For a number of years I have been doing research into how one's behaviors at the negotiation table affects financial and other outcomes. For lawyers who negotiate on their clients' behalf day in and day out, understanding this connection could be highly beneficial, or failing to notice it, highly detrimental.
Let me demonstrate from a page out of my recent life before I interview two lawyers who are polished negotiators.
Setting: December, Lower Manhattan, an evening at Small Claims Court. I am pursuing damages against a parking garage that has dinged every panel of my car (except the roof) and has not answered any of my phone calls or missives. Waiting for my case to be called, I hear a strong contralto calling out my name. Looking to the end of the aisle I see a rumpled person acting Napoleonic.
"Christine Filip" he yells again.
I wait two beats, look his way and respond, "Yes, who are you?"
"Step out here!"
I remain seated. "Who are you?" I shout back.
"The lawyer for XYZ Parking Company."
You get the picture. In the next 10 minutes, the other lawyer impugned my age, marital status and competence before asking me to agree to an adjournment. I did not agree so we waited another two hours to reschedule. At least I had my computer. On the return date, I alone showed up and got a default judgment for over four times the amount offered during the first court house 'negotiation'.
While this is a low dollar example, it does illustrate the point: negotiation behavior affects financial results. In talking with two lawyers, one a litigator and one a transactional lawyer, about how they achieve results for clients during negotiations, three themes emerged: 1) preparation is paramount; 2) credibility and rapport usually outweigh ego as a negotiating strength; and 3) because the consequences and parties to a negotiation live on, negotiation behavior can affect future dealings.
Prepare Better than your Opponent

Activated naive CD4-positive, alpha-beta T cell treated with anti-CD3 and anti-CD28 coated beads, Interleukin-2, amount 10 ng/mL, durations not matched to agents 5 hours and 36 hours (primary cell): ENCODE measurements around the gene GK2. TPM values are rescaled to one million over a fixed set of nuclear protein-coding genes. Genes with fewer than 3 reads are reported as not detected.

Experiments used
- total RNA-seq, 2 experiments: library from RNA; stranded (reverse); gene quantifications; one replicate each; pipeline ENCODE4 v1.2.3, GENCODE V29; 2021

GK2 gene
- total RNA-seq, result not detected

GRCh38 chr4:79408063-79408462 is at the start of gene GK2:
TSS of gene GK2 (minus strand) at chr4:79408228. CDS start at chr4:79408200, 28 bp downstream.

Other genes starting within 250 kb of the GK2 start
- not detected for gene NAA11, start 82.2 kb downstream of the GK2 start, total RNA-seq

Preparation is the most neglected, and most critical, phase of a negotiation. It should represent the largest time commitment of the total negotiation. The goal of this phase is to understand what outcomes would make the other side and your client both feel successful. After doing this homework, Steven Tarshis, a business lawyer at Budd Larner in Short Hills, NJ, says, "Then you have to separate the essential elements from the important ones." Tarshis points out that the lawyer's job is to understand the difference between a legal decision versus a business decision. "I am in charge of helping my client make an informed decision; I can recommend, but I cannot substitute my judgment for the client's."
Once the essential vs. important elements are listed for both your own client and the other side, you can rationally inspect both the leverage and limitations of each side. Create two if not three scenario outcomes, carefully analyzing the financial impact of trade-offs you may have to make and list them as good, better and best financial outcomes. And make sure you and the client know the financial and legal impact of each term, condition, and trade off, so that you do not trade off a pricey business issue or precious legal condition in a bad mix.
Mark Bodner, partner in the NYC law firm of Bodner & Waldinger, is a litigator in the medical malpractice field. Preparation is the wellspring of his firm's success. It's his firm's practice to spend the greatest amount of time "trying" the case in the office to reach the initial issue of whether or not to file suit. Once filed, however, his mission is to educate his adversary, obviously without revealing critical trial strategies, so that the ultimate question is not the merits of the case, but the amount for which it should settle.